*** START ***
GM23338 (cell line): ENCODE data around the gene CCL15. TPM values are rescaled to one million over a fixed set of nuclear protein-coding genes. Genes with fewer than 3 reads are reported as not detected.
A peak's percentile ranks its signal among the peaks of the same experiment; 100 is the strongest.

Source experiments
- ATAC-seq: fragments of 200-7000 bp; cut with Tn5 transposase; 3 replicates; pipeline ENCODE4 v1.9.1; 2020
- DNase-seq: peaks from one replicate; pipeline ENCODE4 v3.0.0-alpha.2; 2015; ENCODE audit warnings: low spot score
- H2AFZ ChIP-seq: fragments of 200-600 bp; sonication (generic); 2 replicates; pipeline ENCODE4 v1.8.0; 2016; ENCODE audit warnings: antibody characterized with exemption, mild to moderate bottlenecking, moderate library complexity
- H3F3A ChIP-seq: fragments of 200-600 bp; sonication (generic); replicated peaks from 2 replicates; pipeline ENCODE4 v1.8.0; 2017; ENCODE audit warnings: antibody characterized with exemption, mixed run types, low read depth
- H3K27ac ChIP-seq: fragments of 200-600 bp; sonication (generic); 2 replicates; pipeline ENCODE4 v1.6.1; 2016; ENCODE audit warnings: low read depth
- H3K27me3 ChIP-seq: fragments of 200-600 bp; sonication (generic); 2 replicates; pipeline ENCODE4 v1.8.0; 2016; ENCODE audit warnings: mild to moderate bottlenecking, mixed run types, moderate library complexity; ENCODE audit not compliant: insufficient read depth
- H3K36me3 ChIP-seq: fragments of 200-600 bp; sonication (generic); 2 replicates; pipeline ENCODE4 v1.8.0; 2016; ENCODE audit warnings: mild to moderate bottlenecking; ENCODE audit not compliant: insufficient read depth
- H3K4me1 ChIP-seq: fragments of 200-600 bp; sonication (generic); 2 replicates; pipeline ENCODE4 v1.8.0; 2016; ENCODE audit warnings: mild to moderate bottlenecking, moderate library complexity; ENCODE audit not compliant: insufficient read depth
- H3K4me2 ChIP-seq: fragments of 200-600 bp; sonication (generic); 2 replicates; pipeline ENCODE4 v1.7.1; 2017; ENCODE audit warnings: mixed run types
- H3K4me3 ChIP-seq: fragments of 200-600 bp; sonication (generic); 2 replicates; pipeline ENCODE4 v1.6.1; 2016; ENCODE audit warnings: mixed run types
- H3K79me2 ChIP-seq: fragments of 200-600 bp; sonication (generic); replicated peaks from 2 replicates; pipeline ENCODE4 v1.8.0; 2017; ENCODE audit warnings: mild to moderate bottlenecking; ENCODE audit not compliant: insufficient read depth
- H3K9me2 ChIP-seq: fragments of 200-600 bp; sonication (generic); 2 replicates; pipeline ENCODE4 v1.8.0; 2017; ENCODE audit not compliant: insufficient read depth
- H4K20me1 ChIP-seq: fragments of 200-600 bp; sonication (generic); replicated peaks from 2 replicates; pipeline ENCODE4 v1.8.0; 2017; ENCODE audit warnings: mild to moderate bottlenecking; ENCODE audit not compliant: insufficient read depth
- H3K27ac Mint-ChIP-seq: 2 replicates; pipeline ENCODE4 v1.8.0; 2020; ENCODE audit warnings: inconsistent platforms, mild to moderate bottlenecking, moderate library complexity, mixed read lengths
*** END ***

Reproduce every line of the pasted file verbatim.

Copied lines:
GM23338 (cell line): ENCODE data around the gene CCL15. TPM values are rescaled to one million over a fixed set of nuclear protein-coding genes. Genes with fewer than 3 reads are reported as not detected.
A peak's percentile ranks its signal among the peaks of the same experiment; 100 is the strongest.

Source experiments
- ATAC-seq: fragments of 200-7000 bp; cut with Tn5 transposase; 3 replicates; pipeline ENCODE4 v1.9.1; 2020
- DNase-seq: peaks from one replicate; pipeline ENCODE4 v3.0.0-alpha.2; 2015; ENCODE audit warnings: low spot score
- H2AFZ ChIP-seq: fragments of 200-600 bp; sonication (generic); 2 replicates; pipeline ENCODE4 v1.8.0; 2016; ENCODE audit warnings: antibody characterized with exemption, mild to moderate bottlenecking, moderate library complexity
- H3F3A ChIP-seq: fragments of 200-600 bp; sonication (generic); replicated peaks from 2 replicates; pipeline ENCODE4 v1.8.0; 2017; ENCODE audit warnings: antibody characterized with exemption, mixed run types, low read depth
- H3K27ac ChIP-seq: fragments of 200-600 bp; sonication (generic); 2 replicates; pipeline ENCODE4 v1.6.1; 2016; ENCODE audit warnings: low read depth
- H3K27me3 ChIP-seq: fragments of 200-600 bp; sonication (generic); 2 replicates; pipeline ENCODE4 v1.8.0; 2016; ENCODE audit warnings: mild to moderate bottlenecking, mixed run types, moderate library complexity; ENCODE audit not compliant: insufficient read depth
- H3K36me3 ChIP-seq: fragments of 200-600 bp; sonication (generic); 2 replicates; pipeline ENCODE4 v1.8.0; 2016; ENCODE audit warnings: mild to moderate bottlenecking; ENCODE audit not compliant: insufficient read depth
- H3K4me1 ChIP-seq: fragments of 200-600 bp; sonication (generic); 2 replicates; pipeline ENCODE4 v1.8.0; 2016; ENCODE audit warnings: mild to moderate bottlenecking, moderate library complexity; ENCODE audit not compliant: insufficient read depth
- H3K4me2 ChIP-seq: fragments of 200-600 bp; sonication (generic); 2 replicates; pipeline ENCODE4 v1.7.1; 2017; ENCODE audit warnings: mixed run types
- H3K4me3 ChIP-seq: fragments of 200-600 bp; sonication (generic); 2 replicates; pipeline ENCODE4 v1.6.1; 2016; ENCODE audit warnings: mixed run types
- H3K79me2 ChIP-seq: fragments of 200-600 bp; sonication (generic); replicated peaks from 2 replicates; pipeline ENCODE4 v1.8.0; 2017; ENCODE audit warnings: mild to moderate bottlenecking; ENCODE audit not compliant: insufficient read depth
- H3K9me2 ChIP-seq: fragments of 200-600 bp; sonication (generic); 2 replicates; pipeline ENCODE4 v1.8.0; 2017; ENCODE audit not compliant: insufficient read depth
- H4K20me1 ChIP-seq: fragments of 200-600 bp; sonication (generic); replicated peaks from 2 replicates; pipeline ENCODE4 v1.8.0; 2017; ENCODE audit warnings: mild to moderate bottlenecking; ENCODE audit not compliant: insufficient read depth
- H3K27ac Mint-ChIP-seq: 2 replicates; pipeline ENCODE4 v1.8.0; 2020; ENCODE audit warnings: inconsistent platforms, mild to moderate bottlenecking, moderate library complexity, mixed read lengths